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How the Middle Class Lived?
Posted on November 22, 2011
Can you imagine living in an 1880-era farmstead in Southern California?
The Sikes Adobe Historic Farmstead provides visitors the opportunity to peek into the world of Inland North County’s earliest American farmers to settle in the state after statehood was achieved. Located just off Interstate 15 near Lake Hodges at the gateway to the San Pasqual Valley Agricultural Preserve, the Sikes Adobe is a registered c and a part of the 55-mile San Dieguito River Park that extends from Julian to the Pacific Ocean.
Built in 1870, the Farmstead features one of the oldest structures in the county. It sits on a 5.7 acre parcel at the head of the Mule Hill Trail, and consists of an adobe and wood frame structure, originally constructed by Zenas and Eliza Sikes as a dwelling on their wheat farm of 2,400 acres. “The Sikes Adobe is representative of the growth of California which followed the Gold Rush and statehood in 1850,” said Anne Cooper, Sikes Adobe Museum Manager. “The Farmstead is significant today because it is a rare example of a middle class pioneer farm family’s dwelling. As a historic site it also presents the opportunity to interpret the last quarter of the nineteenth century as it was experienced by that family’s members.”
The process of historic research and restoration of the Farmstead began in 2002 (when it was owned by the City of San Diego Water Dept.), and the fully restored farmhouse opened to the public in January 2004. The San Dieguito River Park’s volunteer docents provided tours of the house on the weekends. Furnishings in the house were minimal at the time of the October 2007 Witch Creek Fire, which burned the meticulously restored house to the ground – except for the adobe walls. “In February 2008, the San Dieguito River Park purchased the Farmstead,” Cooper said. “With the help of Federal Emergency Management Administration funding – which covered stabilization of the remaining adobe walls – and insurance…the house was restored and reconstructed a second time. A reopening celebration was held June 26, 2010.”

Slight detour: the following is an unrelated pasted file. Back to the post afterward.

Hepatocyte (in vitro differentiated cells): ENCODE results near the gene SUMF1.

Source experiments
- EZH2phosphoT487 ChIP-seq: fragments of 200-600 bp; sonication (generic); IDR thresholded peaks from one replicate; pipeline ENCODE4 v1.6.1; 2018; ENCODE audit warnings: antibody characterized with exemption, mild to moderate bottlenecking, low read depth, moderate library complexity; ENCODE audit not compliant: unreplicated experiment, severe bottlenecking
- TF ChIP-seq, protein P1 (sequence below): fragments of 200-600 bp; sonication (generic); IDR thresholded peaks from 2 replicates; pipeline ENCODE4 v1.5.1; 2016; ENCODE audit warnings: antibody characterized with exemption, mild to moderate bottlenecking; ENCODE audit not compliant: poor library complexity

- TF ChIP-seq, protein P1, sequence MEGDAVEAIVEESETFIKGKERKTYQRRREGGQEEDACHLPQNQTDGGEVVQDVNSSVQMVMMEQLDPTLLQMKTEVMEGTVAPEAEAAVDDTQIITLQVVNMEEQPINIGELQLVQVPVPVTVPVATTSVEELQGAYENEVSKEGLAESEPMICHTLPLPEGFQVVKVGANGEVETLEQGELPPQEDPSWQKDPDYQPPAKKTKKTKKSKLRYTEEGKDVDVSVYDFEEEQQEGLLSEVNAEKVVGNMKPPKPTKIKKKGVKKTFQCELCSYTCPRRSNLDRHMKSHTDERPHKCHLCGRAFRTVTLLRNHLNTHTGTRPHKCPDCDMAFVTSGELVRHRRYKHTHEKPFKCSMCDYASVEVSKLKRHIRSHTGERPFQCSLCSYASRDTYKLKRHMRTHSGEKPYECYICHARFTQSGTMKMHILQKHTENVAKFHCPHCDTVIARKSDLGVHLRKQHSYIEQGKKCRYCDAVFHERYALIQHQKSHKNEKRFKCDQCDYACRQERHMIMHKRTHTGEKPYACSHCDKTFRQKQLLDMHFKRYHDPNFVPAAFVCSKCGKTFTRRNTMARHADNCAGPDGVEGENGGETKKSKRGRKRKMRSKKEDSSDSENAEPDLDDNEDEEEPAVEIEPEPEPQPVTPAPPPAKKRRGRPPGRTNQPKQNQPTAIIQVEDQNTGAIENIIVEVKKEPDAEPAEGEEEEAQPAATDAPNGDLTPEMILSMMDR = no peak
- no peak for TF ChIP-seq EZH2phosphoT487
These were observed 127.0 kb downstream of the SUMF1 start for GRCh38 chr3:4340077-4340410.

Visitors enter a six-room late-Victorian farmhouse with period furnishings, complete with an exhibit room that includes the Sikes family history, artifacts recovered at the site, and information on the nearby town of Bernardo (which now is covered by Lake Hodges). “Docents are available for background history and to answer questions,” Cooper said. “Guests can open our stove, try out furniture in the sitting room, sit at a writing desk, try their hands at a wash board and wash tub, operate a sewing machine treadle, rock in a rocking chair, build a tower with blocks, view a short video on the restoration and post-fire reconstruction of the farmhouse, and more.”
Other activities occurring at the Farmstead include the North San Diego Certified Farmers’ Market, which is open 10 a.m. to 4 p.m. on Sundays; a Valentine’s Day Tea; a Spring Social, and other events. School groups are welcome, and workshops are conducted periodically on such things as beekeeping and candle-making.
In addition to encouraging people to visit the historic Farmstead, Cooper indicated she seeks both financial support to expand the activities and continue the research and site investigation – and volunteers to continue the restoration and serve as site docents.
The Sikes Adobe Historic Farmstead is open to visitors 10 a.m.-1 p.m. on Tuesday, Thursday and Saturday; and 10 a.m.-4 p.m. on Sunday (and by reservation for groups). More information is available at www.sdrp.org. To schedule a school outing, volunteer or make a donation, contact Cooper via email at email@example.com, or by phone at 760-432-8318 or 619-884-1170.
Location: Sikes Adobe Historic Farmstead
Address: 12655 Sunset Drive, Escondido, CA 92025 (East of the I-15, south of Via Rancho Parkway on Sunset Drive)
Hours: Tues., Thurs., Saturday – 10 -1 p.m., Sunday – 10 – 4 p.m., (and by appointment)
Tours & Activities: Docent tours available during regular hours. With a reservation, tours include activities for visitors (schools, adults, scouts, etc.) that reflect the social and economic conditions of a farmhouse of the 1880s, such as doing laundry, use of stereopticons, practicing manners in the sitting room, gardening, creating toys, sewing, making lavender wands, etc.
Volunteer Opportunities: Become a docent and step into the past. Individuals are needed who either know or are willing to learn any of the tasks that supported a small farm (building a chicken coop, plow a small field, plant a garden, “put up” preserves, sew clothes, make signs, paint , tec.). Assistance is also needed to plan events, develop programs and raise funds.